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Tanked

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  1. It looks like your anubia are starving. EG will definitely help. With your nitrates being so low, it is reasonable that the other nutrients are equally low. My anubia required extra potassium to stop the decay. You could try increasing the EG dosage. Remember it will be weeks to see real changes. I trimmed all but 1 of the damaged leaves, keeping 1 of the least damaged. The theory being that the plant will continue to absorb that leaf first if there is a problem. If the leaf does not continue to decay, you are on the right track. @RockoBalready mentioned hydrogen peroxide treatments in and outside the tank are effective for BBA treatment. Inside the tank, this is best done just before the lights go out at night.
  2. I picked the smallest plants I could get but I may have to drop the water level or trim them to fit under the covers. They are in my pond for now, so I have a few more weeks to come up with a plan. Have you gotten them to bloom?
  3. I've never kept this plant before, so this is all new. I'd like to overwinter these in the aquarium if possible, but logistics will a problem. A tub in the basement is doable and may finally provide the motivation to seal the ancient metaframe tank I've been storing.
  4. It was the first thing that came to mind.😆 If you have ponds or pools nearby, they could be Water Boatman eggs. If I am guessing correctly, than they are harmless algae eating fish food. https://pondinformer.com/water-boatman-corixidae/
  5. A friend is moving and forced to give up his ponds. Water hyacinth was the only plant that I did not give him, so I grabbed some plants. These are not a dwarf variety. Now what? Can I grow them in the aquarium? Will they dwarf themselves over time?, will the Silver dollars and Barbs add them to the menu?, Is this a bad idea? Any thoughts?
  6. I've seen them somewhere before...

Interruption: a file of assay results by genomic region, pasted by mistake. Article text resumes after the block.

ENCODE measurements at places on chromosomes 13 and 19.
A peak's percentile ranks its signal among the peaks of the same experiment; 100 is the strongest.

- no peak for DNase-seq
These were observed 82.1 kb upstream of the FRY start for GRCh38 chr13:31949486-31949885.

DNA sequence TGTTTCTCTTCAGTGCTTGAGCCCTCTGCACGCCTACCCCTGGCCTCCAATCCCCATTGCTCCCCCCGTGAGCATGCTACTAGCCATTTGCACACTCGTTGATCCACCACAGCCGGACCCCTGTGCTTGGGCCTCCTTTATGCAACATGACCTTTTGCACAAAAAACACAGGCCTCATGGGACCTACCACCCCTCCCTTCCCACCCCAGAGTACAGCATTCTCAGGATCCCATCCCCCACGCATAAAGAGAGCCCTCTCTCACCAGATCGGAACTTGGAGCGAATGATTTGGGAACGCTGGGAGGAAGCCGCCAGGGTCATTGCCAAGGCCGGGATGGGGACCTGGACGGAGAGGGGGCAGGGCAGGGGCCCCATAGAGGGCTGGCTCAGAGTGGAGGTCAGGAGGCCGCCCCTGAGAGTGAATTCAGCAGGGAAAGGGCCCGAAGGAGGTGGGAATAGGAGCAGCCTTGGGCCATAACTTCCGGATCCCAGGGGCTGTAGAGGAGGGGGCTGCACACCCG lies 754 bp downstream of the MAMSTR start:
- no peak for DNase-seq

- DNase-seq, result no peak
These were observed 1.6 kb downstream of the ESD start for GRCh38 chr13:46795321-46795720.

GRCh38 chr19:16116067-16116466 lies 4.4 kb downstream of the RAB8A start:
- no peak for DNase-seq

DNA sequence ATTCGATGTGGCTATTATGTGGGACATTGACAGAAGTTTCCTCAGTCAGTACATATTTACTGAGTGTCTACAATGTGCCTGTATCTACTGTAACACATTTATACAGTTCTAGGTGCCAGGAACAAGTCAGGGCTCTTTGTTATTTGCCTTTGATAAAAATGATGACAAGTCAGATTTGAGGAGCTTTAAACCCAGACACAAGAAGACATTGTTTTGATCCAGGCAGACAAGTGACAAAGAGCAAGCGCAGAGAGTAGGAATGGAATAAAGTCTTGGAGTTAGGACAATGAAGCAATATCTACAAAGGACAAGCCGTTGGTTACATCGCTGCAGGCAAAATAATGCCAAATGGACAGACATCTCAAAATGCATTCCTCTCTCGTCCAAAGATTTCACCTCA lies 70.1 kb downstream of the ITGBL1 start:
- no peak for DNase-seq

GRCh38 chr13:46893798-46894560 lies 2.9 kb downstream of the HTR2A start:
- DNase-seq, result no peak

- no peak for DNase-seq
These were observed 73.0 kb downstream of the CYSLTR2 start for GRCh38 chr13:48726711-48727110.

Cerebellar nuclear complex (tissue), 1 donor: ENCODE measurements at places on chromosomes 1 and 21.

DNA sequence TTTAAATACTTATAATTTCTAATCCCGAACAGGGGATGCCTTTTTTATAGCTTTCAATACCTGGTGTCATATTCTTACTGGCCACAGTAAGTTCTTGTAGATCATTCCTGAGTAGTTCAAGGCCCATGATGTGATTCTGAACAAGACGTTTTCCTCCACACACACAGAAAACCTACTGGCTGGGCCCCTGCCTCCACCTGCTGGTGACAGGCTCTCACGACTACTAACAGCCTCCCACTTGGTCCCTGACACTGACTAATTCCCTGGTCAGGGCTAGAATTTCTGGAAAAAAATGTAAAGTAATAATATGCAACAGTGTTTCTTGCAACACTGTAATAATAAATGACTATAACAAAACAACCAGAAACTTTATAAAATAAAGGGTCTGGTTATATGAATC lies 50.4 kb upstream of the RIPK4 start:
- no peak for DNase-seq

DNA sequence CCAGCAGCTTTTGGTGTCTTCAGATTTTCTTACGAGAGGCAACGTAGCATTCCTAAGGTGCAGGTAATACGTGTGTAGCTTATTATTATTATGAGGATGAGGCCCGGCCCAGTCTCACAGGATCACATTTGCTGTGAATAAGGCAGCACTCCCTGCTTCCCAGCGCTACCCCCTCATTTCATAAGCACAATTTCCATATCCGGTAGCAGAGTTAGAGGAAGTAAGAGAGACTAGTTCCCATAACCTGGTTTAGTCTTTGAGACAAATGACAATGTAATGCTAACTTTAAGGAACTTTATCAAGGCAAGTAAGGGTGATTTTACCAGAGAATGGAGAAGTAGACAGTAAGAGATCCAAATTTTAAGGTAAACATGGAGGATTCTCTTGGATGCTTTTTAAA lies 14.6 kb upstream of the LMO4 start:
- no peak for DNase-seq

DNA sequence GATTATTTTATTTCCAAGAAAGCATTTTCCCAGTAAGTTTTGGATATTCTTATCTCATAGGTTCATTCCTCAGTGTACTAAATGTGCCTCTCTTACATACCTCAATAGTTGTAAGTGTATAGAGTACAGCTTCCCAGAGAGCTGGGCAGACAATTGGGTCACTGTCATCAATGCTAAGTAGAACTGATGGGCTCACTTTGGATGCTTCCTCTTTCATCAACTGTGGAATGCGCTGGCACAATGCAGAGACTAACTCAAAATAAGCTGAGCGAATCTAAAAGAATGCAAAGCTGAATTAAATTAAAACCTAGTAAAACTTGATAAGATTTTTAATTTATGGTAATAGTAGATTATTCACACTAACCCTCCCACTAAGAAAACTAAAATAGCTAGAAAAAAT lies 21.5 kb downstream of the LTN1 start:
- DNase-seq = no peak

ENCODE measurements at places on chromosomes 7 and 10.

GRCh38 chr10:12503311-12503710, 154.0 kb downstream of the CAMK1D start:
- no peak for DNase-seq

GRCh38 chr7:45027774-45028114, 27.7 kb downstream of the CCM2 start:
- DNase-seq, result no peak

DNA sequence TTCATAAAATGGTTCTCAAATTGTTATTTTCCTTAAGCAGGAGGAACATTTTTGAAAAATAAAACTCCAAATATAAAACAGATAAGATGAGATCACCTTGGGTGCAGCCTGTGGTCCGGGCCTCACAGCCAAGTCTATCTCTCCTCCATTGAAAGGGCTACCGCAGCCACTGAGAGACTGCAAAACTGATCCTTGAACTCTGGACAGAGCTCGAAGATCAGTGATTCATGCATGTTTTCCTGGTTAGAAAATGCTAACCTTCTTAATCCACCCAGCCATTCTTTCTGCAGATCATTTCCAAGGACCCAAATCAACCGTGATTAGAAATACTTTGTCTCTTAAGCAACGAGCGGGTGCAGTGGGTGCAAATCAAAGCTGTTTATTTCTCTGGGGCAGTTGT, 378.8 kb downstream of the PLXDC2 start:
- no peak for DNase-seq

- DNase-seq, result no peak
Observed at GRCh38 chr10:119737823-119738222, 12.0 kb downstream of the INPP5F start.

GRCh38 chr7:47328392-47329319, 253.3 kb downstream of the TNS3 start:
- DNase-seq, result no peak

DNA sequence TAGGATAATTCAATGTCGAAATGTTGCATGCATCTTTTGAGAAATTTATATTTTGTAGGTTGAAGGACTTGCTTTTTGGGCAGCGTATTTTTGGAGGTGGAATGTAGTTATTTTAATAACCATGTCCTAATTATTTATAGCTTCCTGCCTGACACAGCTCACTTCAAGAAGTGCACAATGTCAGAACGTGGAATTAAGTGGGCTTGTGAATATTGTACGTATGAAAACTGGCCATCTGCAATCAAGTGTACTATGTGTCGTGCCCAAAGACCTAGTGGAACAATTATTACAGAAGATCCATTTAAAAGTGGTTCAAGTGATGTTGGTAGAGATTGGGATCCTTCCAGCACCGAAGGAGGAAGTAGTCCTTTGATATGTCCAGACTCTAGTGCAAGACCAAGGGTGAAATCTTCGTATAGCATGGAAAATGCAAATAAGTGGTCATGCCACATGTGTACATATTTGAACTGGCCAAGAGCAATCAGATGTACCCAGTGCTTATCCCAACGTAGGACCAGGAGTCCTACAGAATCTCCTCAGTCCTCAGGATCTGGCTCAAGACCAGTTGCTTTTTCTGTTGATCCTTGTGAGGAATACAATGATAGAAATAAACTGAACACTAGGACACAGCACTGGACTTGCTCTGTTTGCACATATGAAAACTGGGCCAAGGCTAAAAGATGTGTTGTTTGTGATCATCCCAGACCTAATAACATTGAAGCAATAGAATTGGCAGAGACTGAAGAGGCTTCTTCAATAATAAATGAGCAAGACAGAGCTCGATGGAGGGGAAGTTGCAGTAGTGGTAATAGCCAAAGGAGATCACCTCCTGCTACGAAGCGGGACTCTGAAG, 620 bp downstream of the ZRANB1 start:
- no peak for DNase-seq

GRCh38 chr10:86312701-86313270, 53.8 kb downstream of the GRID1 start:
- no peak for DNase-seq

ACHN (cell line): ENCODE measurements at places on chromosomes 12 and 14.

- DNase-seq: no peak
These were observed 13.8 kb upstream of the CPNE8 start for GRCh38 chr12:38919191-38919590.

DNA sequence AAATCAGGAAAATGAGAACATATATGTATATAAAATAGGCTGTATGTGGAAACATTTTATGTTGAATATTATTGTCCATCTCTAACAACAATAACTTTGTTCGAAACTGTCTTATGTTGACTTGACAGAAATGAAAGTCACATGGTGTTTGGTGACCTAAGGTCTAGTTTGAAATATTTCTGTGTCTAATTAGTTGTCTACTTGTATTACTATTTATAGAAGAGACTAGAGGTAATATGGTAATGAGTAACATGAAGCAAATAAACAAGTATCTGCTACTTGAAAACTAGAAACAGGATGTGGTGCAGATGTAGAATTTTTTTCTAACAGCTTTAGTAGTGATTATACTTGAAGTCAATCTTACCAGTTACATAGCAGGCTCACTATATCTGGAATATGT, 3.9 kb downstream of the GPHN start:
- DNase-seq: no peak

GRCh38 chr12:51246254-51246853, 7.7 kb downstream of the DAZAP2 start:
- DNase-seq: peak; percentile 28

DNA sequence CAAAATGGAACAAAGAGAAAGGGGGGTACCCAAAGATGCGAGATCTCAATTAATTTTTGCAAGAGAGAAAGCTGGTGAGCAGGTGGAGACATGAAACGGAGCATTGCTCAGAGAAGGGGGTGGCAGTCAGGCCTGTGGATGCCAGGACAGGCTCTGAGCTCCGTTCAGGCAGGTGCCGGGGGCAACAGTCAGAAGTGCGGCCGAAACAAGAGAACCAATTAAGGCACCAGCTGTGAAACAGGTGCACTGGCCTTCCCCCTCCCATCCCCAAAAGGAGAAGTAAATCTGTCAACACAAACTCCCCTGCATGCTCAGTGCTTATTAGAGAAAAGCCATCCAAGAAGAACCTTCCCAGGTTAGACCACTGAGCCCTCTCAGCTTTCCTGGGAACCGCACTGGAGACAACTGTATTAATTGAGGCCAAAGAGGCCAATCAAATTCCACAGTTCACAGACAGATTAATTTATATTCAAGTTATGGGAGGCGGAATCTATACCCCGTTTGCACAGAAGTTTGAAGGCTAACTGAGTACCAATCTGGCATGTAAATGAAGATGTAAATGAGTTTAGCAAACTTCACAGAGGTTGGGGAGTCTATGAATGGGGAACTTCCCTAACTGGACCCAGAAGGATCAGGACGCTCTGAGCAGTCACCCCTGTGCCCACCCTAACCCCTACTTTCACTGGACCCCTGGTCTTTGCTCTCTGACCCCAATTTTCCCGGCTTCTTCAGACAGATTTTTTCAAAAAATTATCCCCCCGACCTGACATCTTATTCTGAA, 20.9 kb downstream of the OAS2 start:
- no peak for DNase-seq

7. Talk to some of the local roofers, handymen, or homeowners in old neighborhoods. Slate roof tiles and pavers work well.
  8. I'm with the can't have too much filtration group. A. Filter Check the filter. If the filter isn't full of uneaten food than there is no problem. Food in the filter could also be an indicator of over feeding. In the real world fish do chase their food. B. Flow It depends on the fish of course, but if the fish are using all of the aquarium than flow is not likely to be a problem. If the fish appear to be sheltering behind plants and decorations most of the time than flow might be an issue. I use flake food primarily. Dropping the food into the filter flow will show you where the currents are strongest, and deliver food to everyone. My tetras seem to enjoy a little fast flow occasionally. If you find that there is a problem, than the others here have given you some solid advice.
  9. My first common pleco learned to surf the surface of the aquarium. I don't know which is sillier: the fish doing the back stroke vacuuming down all the food, or me giving it a belly rub
  10. I have at least one Nerite that goes on a walkabout for a week or more. A tracker that could map out the snail's travels in 3 dimensions would be interesting.
  11. I'm not lucky enough to have a fish room. My aquarium tools are usually in a tray on the dining room table. or wherever I use them most often. I do occasionally put them away. My aquarium JUNK is in boxes, baskets, totes and tubs, on the fish cart or hanging on a hook in the basement.
  12. If I ever have an actual fish room, my recliner will be the the first furniture in there. That would make everybody happy.
  13. There is an old Shaker song called Simple Gifts. This carries over to everyday joys in the aquarium. The Tinfoil Barbs forming an aquatic mosh pit every time I enter the room, all of the others just being there and healthy... My biggest everyday joy right now is the wonder stemming from a long dormant plant (8 months) in the 10 gallon tank, lit by a flashlight that has a pair of new leaves. If it continues, It will be the third plant brought back from the brink. I spend as much time staring at this aquarium as I do the ones with fish.
  14. Ohhhh you're talking about Hornwort! I thought you knew something about my Moneywort. Eight months to produce a pinhead sized pair of leaves. It only took the Wisteria 5 months. I guess I should have waited a little longer for the Hornwort.
  15. I worked for a winery for many years. Each spring the vines must be cut back to produce the best possible crop that year. Each cut requires making a decision as to which grapes to sacrifice. The new people were always told "when in doubt, be cruel". Best practice for me may be to trim back all new stem plants from this point forward. I can start with the only surviving PSO.
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